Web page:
Mandated by the city, or mandated by *your* school? And is it mandated for every lesson, every day? Is there wiggle room to teach the workshop model "your way"? Ask the other teachers at your school if they do only workshop every day. Probably lots of them adapt it to their own person styles, or add in other models. Planning two lessons is a waste of time, I think, but I bet there's some space to be a workshop-model teacher who also answers questions and offers alternatives. The other teachers at your school will be able to tell you how much you can adjust.

ms. frizzle said...

adapt it. this depends on strict your school is about the length of the lesson, etc. for me, in a school where we have some flexibility as long as we're doing a good job, I pretty much just use the "present something new, model it, give them a chance to practice it with help, give them a chance to practice it without help, have students learn from each others' experiences" elements of the workshop model, without sticking too strictly to time limits or whose turn it is to talk rules. but again, it depends on how carefully they watch you or whether your people see the big picture. the bottom line is that the better the results you get, the more you can get away with... especially if you can make a convincing argument that you're doing *exactly* what they told you to, anyway, with just a tiny bit of perfectly-understandable-tweaking!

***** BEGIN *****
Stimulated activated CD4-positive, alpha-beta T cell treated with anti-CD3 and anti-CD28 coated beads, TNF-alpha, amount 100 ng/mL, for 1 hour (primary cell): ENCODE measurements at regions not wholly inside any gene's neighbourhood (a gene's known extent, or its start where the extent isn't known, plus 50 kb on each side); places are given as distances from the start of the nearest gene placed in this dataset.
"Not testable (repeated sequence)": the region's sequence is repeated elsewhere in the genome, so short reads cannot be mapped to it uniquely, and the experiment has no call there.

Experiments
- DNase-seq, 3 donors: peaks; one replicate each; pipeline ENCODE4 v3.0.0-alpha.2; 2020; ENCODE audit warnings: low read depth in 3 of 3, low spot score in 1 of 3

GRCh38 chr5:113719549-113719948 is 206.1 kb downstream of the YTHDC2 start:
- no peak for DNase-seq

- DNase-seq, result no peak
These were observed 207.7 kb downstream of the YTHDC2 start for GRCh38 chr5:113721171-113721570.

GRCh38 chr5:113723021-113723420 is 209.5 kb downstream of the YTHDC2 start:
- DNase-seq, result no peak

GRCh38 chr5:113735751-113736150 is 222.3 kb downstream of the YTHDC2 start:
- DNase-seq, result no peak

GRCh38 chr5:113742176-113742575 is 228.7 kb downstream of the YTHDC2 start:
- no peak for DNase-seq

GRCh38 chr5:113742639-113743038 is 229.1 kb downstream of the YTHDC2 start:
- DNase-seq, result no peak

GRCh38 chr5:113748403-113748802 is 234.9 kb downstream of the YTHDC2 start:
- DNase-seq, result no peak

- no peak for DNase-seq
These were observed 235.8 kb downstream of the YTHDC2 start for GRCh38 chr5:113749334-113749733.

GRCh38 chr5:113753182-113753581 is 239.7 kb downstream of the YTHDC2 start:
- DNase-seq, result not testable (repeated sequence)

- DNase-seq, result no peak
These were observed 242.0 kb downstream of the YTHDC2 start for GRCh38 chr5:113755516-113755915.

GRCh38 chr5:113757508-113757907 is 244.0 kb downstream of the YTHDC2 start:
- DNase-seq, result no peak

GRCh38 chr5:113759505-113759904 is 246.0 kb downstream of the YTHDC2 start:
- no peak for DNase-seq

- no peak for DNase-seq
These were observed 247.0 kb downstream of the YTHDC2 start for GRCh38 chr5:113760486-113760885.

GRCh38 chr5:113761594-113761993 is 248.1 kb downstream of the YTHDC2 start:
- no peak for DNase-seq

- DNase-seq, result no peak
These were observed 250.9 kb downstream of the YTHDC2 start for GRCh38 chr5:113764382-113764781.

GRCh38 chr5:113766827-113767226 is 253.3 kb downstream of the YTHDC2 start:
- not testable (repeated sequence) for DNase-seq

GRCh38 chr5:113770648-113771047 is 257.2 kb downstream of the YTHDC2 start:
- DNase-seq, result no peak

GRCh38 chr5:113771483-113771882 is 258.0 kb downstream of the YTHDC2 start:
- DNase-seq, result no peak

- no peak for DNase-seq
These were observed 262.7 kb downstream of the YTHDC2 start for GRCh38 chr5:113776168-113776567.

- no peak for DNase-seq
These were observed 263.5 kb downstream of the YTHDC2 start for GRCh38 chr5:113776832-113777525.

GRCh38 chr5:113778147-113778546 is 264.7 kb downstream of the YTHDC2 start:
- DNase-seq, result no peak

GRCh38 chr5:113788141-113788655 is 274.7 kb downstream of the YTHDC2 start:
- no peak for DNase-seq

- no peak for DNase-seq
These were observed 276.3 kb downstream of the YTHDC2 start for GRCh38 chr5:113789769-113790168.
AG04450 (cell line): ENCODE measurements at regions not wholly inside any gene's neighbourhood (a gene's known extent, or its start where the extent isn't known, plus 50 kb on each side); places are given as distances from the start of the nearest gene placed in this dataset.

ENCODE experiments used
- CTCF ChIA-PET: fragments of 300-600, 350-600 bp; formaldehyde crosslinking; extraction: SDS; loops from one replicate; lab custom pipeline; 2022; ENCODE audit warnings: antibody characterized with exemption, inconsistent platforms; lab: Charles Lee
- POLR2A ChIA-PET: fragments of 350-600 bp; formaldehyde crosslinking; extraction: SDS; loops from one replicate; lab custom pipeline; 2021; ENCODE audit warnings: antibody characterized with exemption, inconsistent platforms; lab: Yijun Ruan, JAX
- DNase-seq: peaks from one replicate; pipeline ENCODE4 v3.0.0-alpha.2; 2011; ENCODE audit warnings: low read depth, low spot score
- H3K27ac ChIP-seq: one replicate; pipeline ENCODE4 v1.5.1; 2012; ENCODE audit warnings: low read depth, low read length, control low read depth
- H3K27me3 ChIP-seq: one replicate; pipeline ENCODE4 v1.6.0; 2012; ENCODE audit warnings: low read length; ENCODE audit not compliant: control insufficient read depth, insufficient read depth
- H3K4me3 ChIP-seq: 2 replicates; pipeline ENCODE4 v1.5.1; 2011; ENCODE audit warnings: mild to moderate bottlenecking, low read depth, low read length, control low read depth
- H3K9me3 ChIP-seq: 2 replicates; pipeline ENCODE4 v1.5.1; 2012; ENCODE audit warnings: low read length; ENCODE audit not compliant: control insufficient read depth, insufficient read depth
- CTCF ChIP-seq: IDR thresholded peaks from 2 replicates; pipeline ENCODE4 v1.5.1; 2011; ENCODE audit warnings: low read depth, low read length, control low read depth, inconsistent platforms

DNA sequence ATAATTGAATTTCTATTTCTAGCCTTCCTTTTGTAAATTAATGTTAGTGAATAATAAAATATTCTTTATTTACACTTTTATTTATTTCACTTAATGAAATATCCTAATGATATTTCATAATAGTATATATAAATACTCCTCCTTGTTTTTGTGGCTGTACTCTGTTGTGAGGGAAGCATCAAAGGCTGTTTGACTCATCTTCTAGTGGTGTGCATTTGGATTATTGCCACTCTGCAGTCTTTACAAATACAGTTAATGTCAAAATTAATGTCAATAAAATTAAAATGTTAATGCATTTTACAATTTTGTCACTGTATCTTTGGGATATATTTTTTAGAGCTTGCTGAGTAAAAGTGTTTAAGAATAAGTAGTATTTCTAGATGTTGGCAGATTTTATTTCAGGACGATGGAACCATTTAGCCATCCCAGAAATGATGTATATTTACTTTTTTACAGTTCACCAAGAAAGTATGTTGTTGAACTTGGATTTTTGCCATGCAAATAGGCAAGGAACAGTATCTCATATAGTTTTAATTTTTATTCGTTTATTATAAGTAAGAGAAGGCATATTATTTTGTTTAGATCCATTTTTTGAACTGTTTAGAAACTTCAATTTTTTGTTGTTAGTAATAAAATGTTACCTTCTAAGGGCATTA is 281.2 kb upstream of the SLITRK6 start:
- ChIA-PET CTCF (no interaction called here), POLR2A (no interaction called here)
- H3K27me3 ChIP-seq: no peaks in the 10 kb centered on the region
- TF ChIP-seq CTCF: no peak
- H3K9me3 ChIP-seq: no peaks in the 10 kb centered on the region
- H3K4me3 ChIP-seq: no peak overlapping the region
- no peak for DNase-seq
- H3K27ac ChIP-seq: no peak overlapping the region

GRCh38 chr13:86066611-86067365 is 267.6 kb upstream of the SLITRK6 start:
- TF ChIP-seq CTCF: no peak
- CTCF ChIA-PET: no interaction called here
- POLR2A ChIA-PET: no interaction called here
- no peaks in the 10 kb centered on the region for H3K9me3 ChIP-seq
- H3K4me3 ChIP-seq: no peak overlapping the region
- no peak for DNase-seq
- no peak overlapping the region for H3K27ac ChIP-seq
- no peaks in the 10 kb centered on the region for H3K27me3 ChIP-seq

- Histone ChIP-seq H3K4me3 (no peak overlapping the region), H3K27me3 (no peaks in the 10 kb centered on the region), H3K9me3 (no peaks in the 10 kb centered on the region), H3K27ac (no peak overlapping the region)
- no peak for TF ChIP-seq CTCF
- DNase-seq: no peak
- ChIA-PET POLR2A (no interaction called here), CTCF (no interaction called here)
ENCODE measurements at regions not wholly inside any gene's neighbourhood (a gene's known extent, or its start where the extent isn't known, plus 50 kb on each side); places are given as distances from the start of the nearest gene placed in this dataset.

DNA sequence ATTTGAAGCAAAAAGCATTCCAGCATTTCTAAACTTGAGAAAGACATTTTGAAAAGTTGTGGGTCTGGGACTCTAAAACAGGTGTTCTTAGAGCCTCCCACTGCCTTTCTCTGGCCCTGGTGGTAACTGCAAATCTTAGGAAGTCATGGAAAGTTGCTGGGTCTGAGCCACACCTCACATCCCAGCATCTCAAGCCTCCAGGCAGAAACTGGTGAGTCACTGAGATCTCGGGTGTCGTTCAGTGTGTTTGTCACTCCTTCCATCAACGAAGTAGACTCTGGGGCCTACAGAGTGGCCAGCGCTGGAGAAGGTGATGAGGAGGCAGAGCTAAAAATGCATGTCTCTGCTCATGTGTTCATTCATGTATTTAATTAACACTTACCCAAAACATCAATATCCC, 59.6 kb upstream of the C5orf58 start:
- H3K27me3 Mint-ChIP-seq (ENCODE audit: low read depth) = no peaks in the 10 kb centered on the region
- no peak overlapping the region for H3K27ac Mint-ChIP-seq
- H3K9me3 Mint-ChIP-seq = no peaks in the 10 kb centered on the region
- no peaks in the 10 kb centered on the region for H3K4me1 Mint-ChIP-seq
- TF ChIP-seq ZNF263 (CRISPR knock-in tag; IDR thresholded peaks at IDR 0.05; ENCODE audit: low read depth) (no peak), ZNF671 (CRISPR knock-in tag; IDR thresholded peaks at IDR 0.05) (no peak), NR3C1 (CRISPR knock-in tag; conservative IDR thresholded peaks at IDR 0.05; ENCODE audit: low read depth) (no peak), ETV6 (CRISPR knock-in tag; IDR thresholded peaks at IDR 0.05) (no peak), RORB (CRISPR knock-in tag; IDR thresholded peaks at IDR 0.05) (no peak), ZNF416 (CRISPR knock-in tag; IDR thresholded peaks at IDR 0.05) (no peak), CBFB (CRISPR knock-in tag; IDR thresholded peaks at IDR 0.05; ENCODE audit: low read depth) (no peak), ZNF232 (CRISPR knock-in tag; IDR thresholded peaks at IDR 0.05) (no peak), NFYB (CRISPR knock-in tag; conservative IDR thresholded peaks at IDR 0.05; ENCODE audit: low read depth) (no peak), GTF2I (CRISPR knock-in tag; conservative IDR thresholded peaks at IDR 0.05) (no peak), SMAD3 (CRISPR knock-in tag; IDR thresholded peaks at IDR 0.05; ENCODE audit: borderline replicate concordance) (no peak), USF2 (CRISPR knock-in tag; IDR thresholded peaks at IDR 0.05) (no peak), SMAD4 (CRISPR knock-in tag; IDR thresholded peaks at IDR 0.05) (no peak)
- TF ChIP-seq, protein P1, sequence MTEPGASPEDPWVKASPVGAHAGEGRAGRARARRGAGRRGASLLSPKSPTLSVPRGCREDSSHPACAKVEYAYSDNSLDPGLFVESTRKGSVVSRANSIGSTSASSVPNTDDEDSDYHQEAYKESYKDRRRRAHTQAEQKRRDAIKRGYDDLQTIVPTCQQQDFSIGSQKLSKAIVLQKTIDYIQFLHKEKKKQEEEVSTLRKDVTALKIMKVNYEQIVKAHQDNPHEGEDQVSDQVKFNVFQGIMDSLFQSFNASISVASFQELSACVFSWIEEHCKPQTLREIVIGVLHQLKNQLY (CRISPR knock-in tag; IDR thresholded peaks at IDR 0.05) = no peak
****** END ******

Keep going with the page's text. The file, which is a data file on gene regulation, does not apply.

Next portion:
Anonymous said...

If you do read alouds, that's a perfect time to teach kids to have amazing discussions. Rather than just ask them questions (making it a very teacher-student-teacher) directed conversation, you can teach them moves they can make in a conversation so that it's student-student-student conversation. You can teach them to be better "talkers" (Yes, there should be a "mini-lesson" before a class discussion!)

"Talk" is part of the ELA curriculum. The workshop model doesn't mean you can't ever have discussions in class... it just means that when you do have them, they should be purposeful.

Anonymous said...

I like your blog... I'm from Argentina and a teacher too...

Alejandra